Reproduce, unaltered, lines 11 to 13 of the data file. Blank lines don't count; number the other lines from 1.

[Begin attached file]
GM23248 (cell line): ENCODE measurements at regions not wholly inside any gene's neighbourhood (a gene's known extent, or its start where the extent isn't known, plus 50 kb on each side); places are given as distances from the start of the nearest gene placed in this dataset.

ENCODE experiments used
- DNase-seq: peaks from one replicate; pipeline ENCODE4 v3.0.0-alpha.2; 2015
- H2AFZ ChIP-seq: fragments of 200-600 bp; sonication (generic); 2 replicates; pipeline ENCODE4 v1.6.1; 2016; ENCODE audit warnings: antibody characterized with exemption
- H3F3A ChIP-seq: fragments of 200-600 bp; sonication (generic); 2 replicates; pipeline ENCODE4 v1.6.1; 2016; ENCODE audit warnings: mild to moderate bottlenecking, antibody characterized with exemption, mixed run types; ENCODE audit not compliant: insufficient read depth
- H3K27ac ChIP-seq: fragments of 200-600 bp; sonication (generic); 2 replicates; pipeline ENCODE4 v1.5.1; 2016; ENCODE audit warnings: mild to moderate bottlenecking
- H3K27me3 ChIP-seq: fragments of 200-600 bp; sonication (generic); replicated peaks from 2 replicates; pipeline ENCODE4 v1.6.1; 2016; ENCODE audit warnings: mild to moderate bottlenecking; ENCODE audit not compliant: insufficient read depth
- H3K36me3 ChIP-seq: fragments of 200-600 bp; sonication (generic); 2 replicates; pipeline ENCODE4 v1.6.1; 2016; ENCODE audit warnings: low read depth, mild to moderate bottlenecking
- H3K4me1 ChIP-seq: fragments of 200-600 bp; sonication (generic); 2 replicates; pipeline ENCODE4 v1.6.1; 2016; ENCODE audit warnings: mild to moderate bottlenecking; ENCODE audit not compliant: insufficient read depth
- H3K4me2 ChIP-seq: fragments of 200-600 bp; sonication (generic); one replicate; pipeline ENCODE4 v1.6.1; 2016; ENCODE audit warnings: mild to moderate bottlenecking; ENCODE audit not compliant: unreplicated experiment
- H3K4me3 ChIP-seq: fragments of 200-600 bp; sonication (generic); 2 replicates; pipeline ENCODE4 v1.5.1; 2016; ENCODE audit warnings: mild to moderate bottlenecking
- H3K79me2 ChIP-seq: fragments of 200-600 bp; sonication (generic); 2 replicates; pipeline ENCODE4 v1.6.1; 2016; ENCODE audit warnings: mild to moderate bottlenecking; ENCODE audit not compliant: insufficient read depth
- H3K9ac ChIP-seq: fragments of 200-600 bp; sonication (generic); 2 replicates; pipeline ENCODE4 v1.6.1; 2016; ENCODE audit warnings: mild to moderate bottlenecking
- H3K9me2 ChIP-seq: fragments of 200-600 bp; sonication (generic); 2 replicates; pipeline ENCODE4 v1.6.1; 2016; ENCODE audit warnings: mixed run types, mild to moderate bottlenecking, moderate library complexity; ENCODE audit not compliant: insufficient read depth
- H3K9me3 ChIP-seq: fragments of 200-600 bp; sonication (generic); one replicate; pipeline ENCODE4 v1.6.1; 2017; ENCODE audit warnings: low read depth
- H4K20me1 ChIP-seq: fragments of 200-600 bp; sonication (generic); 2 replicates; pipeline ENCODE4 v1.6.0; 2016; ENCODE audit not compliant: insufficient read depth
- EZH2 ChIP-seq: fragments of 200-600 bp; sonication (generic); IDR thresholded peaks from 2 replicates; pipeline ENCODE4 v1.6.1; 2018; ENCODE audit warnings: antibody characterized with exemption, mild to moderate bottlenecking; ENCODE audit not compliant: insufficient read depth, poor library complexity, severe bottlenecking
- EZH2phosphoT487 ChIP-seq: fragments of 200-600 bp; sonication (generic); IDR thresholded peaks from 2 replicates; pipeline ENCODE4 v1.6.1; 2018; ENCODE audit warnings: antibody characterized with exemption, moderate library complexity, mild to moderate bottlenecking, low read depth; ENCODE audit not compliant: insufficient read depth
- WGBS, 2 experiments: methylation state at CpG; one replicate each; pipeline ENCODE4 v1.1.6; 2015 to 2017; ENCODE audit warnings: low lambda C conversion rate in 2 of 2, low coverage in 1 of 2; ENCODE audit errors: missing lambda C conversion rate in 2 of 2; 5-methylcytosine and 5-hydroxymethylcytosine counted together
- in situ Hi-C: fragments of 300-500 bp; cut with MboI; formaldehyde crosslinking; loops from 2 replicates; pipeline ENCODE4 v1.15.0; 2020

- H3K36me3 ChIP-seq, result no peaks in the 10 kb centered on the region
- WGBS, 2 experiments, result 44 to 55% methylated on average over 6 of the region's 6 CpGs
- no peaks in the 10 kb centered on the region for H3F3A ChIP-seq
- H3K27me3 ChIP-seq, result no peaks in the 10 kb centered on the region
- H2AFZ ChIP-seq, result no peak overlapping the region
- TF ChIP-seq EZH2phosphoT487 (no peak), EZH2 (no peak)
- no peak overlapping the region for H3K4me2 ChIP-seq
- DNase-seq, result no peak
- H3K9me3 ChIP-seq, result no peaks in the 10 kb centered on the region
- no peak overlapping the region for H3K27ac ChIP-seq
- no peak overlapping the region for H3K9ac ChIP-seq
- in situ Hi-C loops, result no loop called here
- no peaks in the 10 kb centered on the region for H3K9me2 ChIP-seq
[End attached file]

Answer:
- H3K4me3 ChIP-seq: fragments of 200-600 bp; sonication (generic); 2 replicates; pipeline ENCODE4 v1.5.1; 2016; ENCODE audit warnings: mild to moderate bottlenecking
- H3K79me2 ChIP-seq: fragments of 200-600 bp; sonication (generic); 2 replicates; pipeline ENCODE4 v1.6.1; 2016; ENCODE audit warnings: mild to moderate bottlenecking; ENCODE audit not compliant: insufficient read depth
- H3K9ac ChIP-seq: fragments of 200-600 bp; sonication (generic); 2 replicates; pipeline ENCODE4 v1.6.1; 2016; ENCODE audit warnings: mild to moderate bottlenecking